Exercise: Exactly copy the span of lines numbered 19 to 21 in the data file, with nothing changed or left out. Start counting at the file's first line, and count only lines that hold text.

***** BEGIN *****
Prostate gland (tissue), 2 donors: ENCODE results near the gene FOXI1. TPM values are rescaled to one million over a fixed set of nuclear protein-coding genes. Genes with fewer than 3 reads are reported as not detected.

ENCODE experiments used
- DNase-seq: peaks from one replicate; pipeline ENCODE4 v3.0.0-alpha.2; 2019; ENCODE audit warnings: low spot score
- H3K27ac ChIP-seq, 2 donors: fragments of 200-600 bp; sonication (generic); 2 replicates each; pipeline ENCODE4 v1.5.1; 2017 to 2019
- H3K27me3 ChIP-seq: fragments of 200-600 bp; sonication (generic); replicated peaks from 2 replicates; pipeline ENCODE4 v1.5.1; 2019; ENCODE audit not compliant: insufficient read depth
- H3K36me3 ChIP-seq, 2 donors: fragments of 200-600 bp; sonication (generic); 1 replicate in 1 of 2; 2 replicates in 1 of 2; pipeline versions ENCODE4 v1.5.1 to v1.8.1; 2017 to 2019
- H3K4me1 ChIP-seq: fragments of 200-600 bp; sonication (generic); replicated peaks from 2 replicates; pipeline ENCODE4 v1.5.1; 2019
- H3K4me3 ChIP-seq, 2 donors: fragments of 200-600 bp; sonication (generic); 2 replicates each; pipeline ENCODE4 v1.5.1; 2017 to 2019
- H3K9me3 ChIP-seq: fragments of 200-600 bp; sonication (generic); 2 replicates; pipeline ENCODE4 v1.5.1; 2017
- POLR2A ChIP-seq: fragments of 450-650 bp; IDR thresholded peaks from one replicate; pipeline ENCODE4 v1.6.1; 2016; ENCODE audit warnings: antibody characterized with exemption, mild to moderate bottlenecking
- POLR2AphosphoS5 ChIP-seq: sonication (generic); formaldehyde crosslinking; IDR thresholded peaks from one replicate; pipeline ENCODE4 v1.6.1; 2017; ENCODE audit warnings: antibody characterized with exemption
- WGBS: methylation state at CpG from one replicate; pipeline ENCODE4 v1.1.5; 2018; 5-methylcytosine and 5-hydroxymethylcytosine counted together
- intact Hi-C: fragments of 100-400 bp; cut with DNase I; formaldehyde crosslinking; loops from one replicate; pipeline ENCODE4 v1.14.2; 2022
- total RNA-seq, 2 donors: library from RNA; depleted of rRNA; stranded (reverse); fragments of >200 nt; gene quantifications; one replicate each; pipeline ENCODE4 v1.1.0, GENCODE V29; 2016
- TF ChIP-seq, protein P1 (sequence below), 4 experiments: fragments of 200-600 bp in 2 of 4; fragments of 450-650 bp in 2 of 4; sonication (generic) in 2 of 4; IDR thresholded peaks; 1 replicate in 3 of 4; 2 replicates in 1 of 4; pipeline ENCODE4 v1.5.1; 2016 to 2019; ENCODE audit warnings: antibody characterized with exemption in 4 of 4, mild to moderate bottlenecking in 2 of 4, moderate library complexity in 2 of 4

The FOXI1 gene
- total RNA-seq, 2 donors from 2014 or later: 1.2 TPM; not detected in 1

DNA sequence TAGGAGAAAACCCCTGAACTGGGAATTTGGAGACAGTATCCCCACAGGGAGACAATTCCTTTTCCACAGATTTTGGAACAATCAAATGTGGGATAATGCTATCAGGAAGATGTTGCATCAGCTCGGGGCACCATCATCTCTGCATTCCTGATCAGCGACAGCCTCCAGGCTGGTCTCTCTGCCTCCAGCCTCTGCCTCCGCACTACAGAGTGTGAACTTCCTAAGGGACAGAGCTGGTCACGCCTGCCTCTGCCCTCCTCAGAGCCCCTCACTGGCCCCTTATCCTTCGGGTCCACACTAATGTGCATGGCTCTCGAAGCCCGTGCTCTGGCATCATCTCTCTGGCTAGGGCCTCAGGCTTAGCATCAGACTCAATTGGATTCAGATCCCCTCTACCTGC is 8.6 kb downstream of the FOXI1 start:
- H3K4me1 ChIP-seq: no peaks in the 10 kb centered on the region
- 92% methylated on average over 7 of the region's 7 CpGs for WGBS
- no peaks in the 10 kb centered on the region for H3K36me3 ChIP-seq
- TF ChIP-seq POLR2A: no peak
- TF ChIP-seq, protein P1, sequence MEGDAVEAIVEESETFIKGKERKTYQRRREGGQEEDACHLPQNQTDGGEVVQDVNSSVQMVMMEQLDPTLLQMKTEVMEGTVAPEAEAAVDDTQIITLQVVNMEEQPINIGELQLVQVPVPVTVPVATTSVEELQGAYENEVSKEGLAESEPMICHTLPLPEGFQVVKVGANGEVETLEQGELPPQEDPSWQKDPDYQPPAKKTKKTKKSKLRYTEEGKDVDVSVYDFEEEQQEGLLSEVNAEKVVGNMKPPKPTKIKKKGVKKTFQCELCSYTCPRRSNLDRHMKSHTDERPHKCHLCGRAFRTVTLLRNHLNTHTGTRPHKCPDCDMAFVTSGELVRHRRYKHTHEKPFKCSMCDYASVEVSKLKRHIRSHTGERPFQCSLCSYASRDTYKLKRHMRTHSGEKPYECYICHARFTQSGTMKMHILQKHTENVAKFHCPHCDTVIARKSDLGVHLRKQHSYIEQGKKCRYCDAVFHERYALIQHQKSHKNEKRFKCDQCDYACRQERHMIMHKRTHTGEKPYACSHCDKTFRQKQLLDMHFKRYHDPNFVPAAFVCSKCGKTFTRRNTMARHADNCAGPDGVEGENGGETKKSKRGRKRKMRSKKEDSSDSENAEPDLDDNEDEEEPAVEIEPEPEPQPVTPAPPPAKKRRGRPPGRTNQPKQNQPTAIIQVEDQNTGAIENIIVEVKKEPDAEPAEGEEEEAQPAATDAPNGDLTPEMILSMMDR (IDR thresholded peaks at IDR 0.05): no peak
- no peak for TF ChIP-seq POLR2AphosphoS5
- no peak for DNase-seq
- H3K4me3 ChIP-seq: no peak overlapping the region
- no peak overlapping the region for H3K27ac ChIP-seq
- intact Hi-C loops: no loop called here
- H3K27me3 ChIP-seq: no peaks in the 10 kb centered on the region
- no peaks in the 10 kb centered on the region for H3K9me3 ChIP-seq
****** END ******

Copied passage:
- H3K4me1 ChIP-seq: no peaks in the 10 kb centered on the region
- 92% methylated on average over 7 of the region's 7 CpGs for WGBS
- no peaks in the 10 kb centered on the region for H3K36me3 ChIP-seq